In a year when his capital budget request was cut 60%, saving a million bucks seemed like a great idea, despite some trepidation on the part of his staff. He made the big switch the right way– gradually. He lined up a test group in the company’s Mexico City and China offices to try it first to work out the kinks, and he smartly waited until everything was working before the C-suite got it. People’s email would be maintained as @hamiltonbeach.com, which was important to the company.
So how did it go? Continued »
My first day at Forrester’s IT Forum was filled with everything today’s CIO should be aware of — the changing role of IT, the need for constant innovation and the rapidly evolving workforce. By day four, attendees are still buzzing about what they’ve seen and heard while here.
Six Sigma process implementation has been mentioned a lot, especially together with Lean IT. Other trends in discussions have included how IT is changing, the introduction of millennials into the workforce, cloud computing, offshoring and Twitter.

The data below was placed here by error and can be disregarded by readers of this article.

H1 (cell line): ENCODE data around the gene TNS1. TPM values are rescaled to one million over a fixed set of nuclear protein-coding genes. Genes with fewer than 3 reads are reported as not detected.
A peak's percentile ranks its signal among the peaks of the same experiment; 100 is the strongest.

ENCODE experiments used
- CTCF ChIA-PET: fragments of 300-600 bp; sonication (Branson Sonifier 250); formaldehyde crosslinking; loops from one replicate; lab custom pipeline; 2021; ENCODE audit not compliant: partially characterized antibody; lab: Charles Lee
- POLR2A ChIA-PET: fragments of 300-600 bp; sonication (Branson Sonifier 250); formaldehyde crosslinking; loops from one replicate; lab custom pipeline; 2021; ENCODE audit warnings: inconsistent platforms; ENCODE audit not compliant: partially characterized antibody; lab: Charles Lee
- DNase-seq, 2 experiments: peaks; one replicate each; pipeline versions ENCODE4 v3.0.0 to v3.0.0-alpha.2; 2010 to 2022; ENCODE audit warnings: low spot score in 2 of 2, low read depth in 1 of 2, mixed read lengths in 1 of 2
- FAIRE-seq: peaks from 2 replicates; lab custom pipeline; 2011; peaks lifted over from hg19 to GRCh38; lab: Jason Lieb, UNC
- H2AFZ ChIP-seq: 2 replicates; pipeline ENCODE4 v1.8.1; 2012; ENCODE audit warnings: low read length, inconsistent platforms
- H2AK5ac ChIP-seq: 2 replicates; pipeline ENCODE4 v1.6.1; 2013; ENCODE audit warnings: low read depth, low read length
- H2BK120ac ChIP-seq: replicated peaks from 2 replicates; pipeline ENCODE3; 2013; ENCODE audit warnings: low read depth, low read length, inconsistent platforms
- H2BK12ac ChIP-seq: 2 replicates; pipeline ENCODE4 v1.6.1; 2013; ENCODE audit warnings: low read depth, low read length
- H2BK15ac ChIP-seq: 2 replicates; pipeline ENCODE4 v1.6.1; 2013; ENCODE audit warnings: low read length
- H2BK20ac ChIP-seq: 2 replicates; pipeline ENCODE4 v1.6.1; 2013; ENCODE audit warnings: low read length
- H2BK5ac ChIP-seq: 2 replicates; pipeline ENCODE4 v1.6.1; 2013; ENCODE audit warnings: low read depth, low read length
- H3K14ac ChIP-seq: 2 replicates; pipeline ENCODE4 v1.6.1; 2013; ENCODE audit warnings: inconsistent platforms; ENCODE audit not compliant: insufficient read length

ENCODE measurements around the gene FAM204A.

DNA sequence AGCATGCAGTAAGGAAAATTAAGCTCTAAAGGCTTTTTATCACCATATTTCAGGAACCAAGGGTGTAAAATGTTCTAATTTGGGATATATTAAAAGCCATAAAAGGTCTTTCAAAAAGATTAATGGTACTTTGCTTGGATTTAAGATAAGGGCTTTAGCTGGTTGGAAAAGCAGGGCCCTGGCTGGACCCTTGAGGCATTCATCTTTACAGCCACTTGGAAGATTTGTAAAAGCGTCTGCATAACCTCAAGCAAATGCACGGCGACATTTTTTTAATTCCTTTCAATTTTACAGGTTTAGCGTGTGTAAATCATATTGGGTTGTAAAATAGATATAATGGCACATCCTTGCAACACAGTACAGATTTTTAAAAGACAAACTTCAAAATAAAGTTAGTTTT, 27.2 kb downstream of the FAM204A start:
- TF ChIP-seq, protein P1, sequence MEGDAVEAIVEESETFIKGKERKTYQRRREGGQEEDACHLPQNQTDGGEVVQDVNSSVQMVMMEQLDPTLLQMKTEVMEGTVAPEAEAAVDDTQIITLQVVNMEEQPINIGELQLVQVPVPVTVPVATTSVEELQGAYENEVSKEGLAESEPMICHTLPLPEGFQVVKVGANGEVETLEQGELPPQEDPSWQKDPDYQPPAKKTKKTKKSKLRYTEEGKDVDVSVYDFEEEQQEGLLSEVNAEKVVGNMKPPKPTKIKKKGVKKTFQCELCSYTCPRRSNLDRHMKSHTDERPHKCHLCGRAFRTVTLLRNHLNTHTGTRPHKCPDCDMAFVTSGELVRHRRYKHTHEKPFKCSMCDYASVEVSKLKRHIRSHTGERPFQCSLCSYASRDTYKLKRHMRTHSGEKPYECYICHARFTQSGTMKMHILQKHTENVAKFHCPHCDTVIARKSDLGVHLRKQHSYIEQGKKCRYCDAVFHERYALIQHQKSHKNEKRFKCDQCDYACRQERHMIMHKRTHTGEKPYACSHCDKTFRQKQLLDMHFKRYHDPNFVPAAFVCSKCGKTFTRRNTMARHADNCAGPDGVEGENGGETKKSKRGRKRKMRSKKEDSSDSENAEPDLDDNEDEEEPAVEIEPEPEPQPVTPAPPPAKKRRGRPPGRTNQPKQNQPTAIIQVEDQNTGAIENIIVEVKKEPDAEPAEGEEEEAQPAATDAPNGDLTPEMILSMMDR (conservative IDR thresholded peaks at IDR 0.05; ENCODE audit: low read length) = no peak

I can’t say I’m too surprised by these points peppering almost every conversation — except for the latter. It seems every conversation I’ve had, regardless of who it’s with, has turned to Twitter at some point. CIOs, IT directors, performance managers, operational directors, analysts — everyone is talking about Twitter. But not many are actually using it. They’re just interested in it. Continued »
Recently, while researching some information for a story on legacy systems integration, I dug around to figure out how midmarket IT execs determined and measured the benefits of legacy applications — How did they decide what was important? What needed to go? Was it worth investing time in one of the many process acronyms offered (BPM, APM, etc.) to sort everything out?
I asked one midmarket CTO just that — what he uses to justify the existence of any of his legacy systems. His response? “If you are a CTO in the SMB world, you don’t need very organized thinking to detect differences in criticality among applications. As soon as something fails, you get to measure its importance very viscerally.”